Nine Ways to Tell Your Design Story on Medium

A primer for designers

At a time when design can be the difference between a product that delights millions of users or fails to attract consumers, the appetite for stories about design has never been bigger.

Good design writing on Medium has a lot in common with good writing on the platform, period. Medium rewards authenticity, first-person storytelling, and the sharing of ideas and expertise from those who might not be considered professional writers. But successful design writing also has some unique characteristics:

  • It’s candid. It’s not afraid to talk about failure or show prototypes early, unfinished, or broken.
  • It’s personal. It doesn’t use one experience to extrapolate for all users.
  • It’s realistic. It doesn’t ignore the realities of what it takes to ship a product — research, testing, iteration, company dynamics. (Hint: Don’t write about “redesigning” Amazon unless you worked there.)
  • It’s interactive. It involves its readers to build on and advance ideas.

Once you’ve decided on an idea, there are a few simple steps you can follow to go from draft to published story — and ensure that your piece has maximum impact:

  1. Share it with a friend or colleague. Everyone can use an editor. Just as with design, editorial feedback from the right person at the right time is crucial. Medium makes it easy to collaborate: Send the link of your draft to your chosen reader, who can leave notes on your story.
  2. Pick images of the appropriate size. Stories with images generally get shared more frequently than those without. Refer to Medium’s guide to images to select ones that are correctly sized. And make sure that the thumbnail image works for sharing on social media.
  3. Keep it interesting. Avoid long paragraphs of prose in favor of shorter bursts, and include wireframes or embeddable media to add visual interest. Play around with Medium’s formatting tools to make your story look great.
  4. Write a snappy headline. Be specific enough to provide context about the story, but don’t give it all away. “How” or “why” headlines can make your readers feel like they’ll be made smarter by reading your post — just be careful not to overuse (or oversell) it.
  5. Put in the work. Our data reveals that effort yields results, so take the time to craft and polish your story.
  6. Make it discoverable. Tag your story to make it easier to find. Choose up to three tags that best describe your post, with at least one that is general (“Design”) and one more specific (“Typography”).
  7. Engage with your audience. If someone responds to your post, be sure to recommend and highlight it to show your appreciation. Respond back with your own thoughts to create a dialogue. And don’t forget to share your post on social media.

There are so many examples of successful design writing on Medium. Here are just a few that exemplify how you can use the platform.

I. Share your knowledge

You have a wealth of expertise and experience that readers would find of interest. Facebook product design director Julie Zhuo regularly writes on topics like design process, management, common mistakes, and more:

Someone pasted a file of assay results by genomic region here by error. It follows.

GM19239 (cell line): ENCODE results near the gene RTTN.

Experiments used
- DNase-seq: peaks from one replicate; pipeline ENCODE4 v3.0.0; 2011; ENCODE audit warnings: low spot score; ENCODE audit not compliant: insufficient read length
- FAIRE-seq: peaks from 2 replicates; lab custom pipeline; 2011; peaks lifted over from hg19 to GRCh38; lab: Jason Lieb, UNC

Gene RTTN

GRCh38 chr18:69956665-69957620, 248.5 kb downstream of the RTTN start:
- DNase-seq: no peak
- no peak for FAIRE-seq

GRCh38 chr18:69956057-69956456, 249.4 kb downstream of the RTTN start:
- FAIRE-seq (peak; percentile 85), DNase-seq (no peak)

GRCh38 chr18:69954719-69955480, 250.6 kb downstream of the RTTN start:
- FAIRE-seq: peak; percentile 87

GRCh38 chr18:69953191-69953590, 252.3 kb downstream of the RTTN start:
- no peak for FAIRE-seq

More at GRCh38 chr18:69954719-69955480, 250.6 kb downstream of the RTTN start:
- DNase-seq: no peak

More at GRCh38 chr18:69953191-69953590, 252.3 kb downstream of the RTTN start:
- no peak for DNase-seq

Pasquale D’Silva explains designing for animation:

A group of designers from leading tech companies collaborate to share best practices, lessons, and stories:

II. Reveal your process

Give readers a peek behind the curtain with insight into how their favorite products were made. Vanessa Koch, who worked on the resdesign of Asana, provided insight into the process:

III. Announce a feature or product

Press releases are passé; instead, many designers write Medium posts to showcase new features or products. When Foursquare underwent a redesign and launched Swarm, Sam Brown and Zack Davenport revealed their design thinking in announcing both:

IV. Solve a problem

Show how design can be used to solve a problem. Shortly after Caitlin Winner arrived at Facebook, she noticed that the “friends” icon didn’t adequately represent both women and men. So she redesigned it:

V. Engage with your audience

While you can always broadcast your ideas on Medium, the real value is its network — the ability to interact with your readers to advance thinking. Jennifer Daniel, Erika Hall, Mike Monteiro, and others launched Dear Design Student to solicit and provide advice:

VI. Promote your company’s design talent

Competition for designers has never been fiercer. Showcase your company’s design bench with a dedicated publication, like Facebook’s, Uber’s, and (naturally) Google’s design teams did:

VII. Write ‘non-design’ design stories

You can write about design without writing about the design process. Medium designer Marcin Wichary goes deep on typography and language:

Basecamp founder Jason Fried does design criticism — of the Drudge Report:

VIII. Relate to adjacent fields

Design doesn’t exist in a vacuum, of course. Designers work closely with engineers, researchers, user support, product scientists, content strategists, and others to craft their products. Andrei Herasimchuk is just one of the many designers who’s written about whether designers should learn to code:

Khosla Ventures’s Irene Au explains how designers work effectively with management:

IX. Adapt a speech

Many designers give talks at conferences like SPAN across the country and around the world. You can easily adapt your speech and publish it on Medium, like Google designer Rachel Garb did.